KRISTEN SCHIELE 'Pretty TV-Love'
C E R A S O L I Gallery presents three artists representing a cross-section of ideas exploring our relationships with nature and each other: JENNIFER DAVIS 'Wishing Well' in Gallery One, KRISTEN SCHIELE 'Pretty TV-Love' in Gallery Two, and JILL SIMONSEN 'Magic Hour' in Gallery Three at the Cerasoli Gallery. Opening reception is Saturday, May 16, from 6pm – 9pm.
In Gallery One, whimsical and folksy on the surface, Jennifer Davis’ dreamlike scenes of animal children and insect-like plants hint at the darkside of nature and the inevitable passage of time. A sagging bloom drops its last petal as summer fades to winter. Moon-faced creatures, half-animal and half-child, gather in shy circles in a clearing in the woods. A wistful girl with sagging hair ribbons balances an unexpectedly robust houseplant on her hip. Davis’ fantastic imagery is somehow familiar and, at times, sad. Her intimate works quietly capture the melancholy of evaporating daydreams and passing childhood fancy.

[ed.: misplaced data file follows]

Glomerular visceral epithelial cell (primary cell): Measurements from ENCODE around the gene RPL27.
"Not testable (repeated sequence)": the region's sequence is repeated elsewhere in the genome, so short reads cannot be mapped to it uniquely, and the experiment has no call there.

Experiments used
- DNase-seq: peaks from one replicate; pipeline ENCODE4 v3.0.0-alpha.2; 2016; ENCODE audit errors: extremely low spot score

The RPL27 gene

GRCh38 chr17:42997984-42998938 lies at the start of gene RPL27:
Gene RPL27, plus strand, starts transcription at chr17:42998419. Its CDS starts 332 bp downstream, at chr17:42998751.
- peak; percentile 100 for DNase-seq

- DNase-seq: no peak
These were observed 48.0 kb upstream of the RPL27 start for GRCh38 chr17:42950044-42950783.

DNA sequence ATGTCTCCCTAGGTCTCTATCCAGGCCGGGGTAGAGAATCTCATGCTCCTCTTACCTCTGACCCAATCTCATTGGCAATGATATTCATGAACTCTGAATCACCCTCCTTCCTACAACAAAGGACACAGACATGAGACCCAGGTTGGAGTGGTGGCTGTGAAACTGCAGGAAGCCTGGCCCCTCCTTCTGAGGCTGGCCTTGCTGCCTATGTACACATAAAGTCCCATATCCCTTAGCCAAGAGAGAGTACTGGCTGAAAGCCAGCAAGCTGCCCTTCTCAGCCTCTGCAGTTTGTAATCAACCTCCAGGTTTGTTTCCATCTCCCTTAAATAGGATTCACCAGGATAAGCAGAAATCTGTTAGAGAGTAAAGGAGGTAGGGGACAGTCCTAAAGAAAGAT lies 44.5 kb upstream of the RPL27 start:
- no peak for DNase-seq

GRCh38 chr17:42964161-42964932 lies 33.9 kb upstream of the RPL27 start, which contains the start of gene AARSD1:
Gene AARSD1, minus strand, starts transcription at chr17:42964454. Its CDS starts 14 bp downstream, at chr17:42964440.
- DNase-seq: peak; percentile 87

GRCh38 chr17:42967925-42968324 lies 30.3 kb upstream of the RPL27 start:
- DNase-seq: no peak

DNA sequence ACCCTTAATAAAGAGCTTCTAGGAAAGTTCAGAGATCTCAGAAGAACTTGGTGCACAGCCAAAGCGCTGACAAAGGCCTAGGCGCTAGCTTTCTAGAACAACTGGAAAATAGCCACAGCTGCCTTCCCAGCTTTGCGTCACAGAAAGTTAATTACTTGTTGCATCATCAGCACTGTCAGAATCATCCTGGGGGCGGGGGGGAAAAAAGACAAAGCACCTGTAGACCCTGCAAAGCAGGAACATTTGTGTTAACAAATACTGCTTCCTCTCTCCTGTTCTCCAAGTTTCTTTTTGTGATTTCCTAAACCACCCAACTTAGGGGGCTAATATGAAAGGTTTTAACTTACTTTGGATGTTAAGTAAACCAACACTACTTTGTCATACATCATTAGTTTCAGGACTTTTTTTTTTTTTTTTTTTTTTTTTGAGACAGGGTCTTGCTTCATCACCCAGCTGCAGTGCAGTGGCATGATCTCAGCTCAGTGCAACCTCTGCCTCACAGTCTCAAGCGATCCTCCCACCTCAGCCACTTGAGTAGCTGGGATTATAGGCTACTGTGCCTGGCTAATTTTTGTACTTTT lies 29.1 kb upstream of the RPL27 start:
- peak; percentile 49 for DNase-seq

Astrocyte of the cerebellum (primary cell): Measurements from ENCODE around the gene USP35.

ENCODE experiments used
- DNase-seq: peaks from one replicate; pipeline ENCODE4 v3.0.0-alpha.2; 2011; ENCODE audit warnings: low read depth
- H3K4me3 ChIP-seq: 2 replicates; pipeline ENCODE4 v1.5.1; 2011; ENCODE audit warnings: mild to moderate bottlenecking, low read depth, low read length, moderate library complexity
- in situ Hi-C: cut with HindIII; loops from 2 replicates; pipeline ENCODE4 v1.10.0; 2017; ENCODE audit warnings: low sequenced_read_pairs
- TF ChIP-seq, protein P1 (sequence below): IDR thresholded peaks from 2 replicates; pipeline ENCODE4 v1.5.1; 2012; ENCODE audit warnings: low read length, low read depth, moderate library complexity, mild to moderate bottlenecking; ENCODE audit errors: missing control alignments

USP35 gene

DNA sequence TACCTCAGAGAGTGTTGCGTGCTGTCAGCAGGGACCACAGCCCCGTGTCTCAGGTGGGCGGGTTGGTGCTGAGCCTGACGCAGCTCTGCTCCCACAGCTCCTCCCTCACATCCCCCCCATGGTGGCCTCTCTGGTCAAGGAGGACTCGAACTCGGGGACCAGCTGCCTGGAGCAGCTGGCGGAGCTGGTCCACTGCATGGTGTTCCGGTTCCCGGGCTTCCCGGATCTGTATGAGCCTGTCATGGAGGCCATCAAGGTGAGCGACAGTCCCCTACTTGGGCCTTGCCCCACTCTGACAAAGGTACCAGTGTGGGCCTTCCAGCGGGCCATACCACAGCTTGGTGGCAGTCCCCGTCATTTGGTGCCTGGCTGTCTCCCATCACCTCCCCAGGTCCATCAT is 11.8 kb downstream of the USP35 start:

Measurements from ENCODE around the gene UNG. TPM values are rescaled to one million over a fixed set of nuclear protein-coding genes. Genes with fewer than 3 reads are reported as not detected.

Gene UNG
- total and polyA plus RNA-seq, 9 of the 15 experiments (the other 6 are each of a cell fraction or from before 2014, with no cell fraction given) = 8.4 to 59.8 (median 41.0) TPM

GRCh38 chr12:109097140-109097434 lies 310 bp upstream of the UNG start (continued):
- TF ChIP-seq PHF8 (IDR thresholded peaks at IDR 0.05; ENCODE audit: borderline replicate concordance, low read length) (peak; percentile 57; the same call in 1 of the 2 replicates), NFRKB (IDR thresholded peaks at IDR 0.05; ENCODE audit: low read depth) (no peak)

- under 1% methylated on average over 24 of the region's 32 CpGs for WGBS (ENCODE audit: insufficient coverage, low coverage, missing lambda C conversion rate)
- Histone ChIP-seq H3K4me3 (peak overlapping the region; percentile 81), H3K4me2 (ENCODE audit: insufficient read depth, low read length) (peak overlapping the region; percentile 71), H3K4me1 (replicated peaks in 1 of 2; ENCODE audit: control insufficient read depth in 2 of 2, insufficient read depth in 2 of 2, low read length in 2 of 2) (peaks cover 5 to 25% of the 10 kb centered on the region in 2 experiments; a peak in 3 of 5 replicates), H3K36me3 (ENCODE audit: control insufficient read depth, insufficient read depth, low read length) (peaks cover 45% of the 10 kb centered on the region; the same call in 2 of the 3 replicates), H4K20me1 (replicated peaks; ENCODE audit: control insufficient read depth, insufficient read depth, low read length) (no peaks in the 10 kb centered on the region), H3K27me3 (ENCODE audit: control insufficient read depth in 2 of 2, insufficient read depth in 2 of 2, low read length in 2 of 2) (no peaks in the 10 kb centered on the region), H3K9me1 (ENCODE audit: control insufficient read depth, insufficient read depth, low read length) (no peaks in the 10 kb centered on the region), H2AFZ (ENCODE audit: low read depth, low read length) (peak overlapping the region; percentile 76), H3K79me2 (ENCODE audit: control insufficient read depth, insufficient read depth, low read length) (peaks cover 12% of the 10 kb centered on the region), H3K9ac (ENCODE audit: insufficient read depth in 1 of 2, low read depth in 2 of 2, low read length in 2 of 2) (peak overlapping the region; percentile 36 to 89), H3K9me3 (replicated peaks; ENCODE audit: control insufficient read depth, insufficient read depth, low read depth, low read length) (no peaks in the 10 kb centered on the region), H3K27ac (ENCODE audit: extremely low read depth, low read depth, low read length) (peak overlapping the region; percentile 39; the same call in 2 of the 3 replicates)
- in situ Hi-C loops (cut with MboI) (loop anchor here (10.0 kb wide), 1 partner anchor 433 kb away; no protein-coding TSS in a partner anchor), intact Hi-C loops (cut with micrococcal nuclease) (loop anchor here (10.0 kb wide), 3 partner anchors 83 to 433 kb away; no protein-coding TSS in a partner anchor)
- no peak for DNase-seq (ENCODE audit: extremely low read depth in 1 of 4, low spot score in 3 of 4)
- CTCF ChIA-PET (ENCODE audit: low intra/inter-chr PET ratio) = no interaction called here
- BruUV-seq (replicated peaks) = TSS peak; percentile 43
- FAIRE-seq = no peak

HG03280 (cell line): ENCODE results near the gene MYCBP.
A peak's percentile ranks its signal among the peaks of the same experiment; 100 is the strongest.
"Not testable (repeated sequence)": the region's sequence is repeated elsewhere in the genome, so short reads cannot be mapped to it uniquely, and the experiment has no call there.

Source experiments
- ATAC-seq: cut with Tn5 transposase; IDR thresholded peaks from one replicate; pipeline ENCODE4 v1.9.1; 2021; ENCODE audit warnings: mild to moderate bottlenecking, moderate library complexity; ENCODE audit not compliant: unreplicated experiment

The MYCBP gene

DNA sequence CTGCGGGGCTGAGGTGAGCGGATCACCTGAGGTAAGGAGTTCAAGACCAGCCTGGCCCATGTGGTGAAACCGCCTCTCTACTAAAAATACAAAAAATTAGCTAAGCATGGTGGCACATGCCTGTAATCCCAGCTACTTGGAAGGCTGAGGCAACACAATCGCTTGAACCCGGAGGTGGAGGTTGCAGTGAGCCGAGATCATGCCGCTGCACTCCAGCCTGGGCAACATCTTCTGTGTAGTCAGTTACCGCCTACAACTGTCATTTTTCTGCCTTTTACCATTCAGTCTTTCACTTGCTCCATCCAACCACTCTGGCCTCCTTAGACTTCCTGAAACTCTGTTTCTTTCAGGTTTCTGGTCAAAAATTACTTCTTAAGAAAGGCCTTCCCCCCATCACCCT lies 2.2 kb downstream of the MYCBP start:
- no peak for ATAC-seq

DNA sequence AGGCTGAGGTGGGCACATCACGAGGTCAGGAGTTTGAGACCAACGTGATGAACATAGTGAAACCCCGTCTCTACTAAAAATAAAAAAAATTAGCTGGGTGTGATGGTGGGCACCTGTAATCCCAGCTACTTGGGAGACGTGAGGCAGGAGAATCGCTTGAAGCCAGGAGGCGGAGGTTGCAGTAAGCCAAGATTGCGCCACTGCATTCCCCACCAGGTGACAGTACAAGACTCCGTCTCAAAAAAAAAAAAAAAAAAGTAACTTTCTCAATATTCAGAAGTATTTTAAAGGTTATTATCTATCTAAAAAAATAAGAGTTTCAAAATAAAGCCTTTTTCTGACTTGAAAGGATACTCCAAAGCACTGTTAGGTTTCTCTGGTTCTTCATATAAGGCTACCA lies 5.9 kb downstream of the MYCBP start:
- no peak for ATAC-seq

Print-maker, painter, and stop-animation artist, Kristen Schiele draws from a combination of influences to create her collaged, cut-out 3D shadow boxes and paintings on view in Gallery Two. Developed by a layering of silkscreen and acrylic to oil paint, Schiele’s paintings feature detailed, sculptural surfaces. Treating the stylized and erotic B-horror movies of the sixties and seventies like a giant prop-house from which to borrow items that strike her fancy, Schiele’s exaggerated scenarios feature shameless sirens who turn the tables on sexual stereotypes of weakness and victimhood while challenging outdated notions of gender.
On view in Gallery Three, inspired by how people interact with each other and our environments, Jill Simonsen renders scenes of isolation with a curious mix of excess and emptiness. Antennas fight for space on an undersized roof, ubiquitous powerlines crosshatch dusky pastel skies into plaid. In many of her works, a pale orb looks on blindly, an indistinguishable sun or moon, unblinking in the haze. Simonsen utilizes her graphic style, recognizable and inorganic imagery to create works that are both realistic and hopeful as they attempt to understand the means by which people communicate and, despite these interactions, become isolated.
C E R A S O L I g a l l e r y
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